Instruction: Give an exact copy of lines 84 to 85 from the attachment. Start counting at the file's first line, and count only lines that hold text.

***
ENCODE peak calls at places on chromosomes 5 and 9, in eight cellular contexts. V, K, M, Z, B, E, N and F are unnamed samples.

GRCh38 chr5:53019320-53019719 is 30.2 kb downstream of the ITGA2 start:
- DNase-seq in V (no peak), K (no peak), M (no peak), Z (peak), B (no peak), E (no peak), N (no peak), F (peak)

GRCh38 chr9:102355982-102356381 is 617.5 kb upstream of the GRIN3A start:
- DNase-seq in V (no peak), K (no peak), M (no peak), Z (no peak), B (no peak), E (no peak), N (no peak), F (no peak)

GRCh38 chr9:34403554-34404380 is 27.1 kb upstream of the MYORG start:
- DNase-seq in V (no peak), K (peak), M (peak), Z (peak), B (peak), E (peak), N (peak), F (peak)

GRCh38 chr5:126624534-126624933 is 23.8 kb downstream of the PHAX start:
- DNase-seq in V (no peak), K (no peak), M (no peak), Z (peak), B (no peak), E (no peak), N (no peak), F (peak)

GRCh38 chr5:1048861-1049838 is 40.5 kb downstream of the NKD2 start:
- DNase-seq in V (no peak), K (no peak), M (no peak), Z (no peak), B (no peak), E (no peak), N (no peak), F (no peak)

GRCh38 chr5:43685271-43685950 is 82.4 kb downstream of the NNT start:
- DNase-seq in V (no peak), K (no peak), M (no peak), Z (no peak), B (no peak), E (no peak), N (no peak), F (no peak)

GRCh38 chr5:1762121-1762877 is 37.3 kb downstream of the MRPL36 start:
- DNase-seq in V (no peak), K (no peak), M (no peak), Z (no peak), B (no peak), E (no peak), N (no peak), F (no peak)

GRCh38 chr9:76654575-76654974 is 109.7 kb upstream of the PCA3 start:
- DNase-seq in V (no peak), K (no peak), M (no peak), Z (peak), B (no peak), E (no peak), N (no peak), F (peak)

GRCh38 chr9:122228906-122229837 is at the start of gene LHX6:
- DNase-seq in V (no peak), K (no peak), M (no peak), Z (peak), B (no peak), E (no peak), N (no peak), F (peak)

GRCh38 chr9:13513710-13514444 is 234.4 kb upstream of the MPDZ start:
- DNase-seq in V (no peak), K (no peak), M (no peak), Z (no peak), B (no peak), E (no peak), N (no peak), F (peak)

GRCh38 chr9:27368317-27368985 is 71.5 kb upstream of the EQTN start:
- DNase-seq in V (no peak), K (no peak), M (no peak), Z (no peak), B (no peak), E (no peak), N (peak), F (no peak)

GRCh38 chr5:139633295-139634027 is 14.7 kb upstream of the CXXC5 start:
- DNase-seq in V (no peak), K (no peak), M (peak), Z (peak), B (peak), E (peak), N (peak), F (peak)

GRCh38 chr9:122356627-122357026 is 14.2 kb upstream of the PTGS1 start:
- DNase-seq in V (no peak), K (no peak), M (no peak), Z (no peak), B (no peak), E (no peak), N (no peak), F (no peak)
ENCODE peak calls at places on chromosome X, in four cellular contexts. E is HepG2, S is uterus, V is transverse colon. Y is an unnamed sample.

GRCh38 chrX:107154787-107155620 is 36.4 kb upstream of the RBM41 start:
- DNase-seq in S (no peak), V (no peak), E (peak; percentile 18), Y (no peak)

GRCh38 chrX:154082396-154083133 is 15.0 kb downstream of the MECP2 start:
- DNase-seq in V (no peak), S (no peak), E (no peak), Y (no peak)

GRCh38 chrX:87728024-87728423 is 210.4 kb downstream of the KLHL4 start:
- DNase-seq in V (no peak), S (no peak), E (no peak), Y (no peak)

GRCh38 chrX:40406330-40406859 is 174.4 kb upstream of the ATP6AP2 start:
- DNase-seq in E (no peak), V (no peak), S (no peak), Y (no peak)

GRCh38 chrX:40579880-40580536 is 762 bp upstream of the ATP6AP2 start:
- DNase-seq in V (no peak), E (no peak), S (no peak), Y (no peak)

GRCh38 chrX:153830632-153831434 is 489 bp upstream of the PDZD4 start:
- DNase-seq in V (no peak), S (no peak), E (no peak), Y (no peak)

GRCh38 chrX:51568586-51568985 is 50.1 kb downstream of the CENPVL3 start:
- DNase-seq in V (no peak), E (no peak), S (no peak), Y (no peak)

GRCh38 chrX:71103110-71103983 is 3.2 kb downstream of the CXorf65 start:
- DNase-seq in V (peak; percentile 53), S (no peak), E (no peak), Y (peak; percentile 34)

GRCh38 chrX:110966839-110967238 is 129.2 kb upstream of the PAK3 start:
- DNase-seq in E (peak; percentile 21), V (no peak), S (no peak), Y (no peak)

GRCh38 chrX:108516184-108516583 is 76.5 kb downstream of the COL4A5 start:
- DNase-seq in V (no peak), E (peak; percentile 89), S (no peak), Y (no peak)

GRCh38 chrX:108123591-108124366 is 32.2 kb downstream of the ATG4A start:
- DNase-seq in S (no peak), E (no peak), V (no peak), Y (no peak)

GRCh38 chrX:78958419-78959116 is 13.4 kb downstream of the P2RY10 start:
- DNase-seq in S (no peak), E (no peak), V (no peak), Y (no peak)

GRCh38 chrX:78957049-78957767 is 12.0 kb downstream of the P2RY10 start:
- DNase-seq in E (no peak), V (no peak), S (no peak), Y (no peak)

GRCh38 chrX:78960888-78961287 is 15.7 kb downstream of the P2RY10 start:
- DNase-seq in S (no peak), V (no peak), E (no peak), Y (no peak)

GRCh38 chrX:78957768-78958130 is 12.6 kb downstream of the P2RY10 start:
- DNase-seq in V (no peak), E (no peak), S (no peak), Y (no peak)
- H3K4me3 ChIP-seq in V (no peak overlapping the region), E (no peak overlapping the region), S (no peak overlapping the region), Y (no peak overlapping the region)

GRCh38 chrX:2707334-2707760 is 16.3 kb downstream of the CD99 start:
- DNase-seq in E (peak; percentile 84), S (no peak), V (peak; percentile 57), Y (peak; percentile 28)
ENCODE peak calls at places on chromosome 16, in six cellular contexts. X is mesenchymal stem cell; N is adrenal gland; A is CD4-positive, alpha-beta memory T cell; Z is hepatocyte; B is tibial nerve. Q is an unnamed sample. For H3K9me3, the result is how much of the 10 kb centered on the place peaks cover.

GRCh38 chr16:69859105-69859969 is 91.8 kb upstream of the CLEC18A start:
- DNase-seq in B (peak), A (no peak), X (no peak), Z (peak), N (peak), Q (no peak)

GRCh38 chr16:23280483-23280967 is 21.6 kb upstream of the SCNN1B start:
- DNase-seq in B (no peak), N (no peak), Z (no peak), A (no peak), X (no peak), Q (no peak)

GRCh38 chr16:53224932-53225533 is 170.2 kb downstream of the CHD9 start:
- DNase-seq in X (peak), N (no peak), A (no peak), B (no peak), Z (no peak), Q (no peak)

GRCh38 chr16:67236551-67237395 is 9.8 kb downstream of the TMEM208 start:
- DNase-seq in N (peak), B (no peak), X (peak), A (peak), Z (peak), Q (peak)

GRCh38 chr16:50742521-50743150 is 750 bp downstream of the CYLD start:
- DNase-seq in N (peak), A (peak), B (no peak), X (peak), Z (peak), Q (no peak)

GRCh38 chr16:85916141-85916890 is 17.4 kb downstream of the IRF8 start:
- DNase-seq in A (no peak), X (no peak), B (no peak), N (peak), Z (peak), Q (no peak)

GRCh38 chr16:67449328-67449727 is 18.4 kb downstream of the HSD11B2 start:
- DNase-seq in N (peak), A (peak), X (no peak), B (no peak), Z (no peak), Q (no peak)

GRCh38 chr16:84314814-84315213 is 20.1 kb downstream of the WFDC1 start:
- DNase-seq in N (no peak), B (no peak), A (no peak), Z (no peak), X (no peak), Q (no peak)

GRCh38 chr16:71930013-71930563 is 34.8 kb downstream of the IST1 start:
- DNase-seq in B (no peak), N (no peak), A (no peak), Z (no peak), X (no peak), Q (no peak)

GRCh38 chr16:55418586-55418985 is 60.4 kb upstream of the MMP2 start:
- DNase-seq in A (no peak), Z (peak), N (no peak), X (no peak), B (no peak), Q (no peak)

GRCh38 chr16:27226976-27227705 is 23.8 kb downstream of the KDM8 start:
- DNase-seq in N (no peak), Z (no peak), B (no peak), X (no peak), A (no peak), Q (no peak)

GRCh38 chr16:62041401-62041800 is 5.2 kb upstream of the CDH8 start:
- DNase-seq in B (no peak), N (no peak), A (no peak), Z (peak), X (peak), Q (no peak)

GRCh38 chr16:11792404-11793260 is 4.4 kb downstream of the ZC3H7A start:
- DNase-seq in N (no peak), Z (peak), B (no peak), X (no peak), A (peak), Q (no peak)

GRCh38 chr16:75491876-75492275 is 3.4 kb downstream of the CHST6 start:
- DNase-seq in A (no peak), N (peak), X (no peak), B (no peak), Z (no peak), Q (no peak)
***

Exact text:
- DNase-seq in N (no peak), Z (no peak), B (no peak), X (no peak), A (no peak), Q (no peak)

GRCh38 chr16:62041401-62041800 is 5.2 kb upstream of the CDH8 start: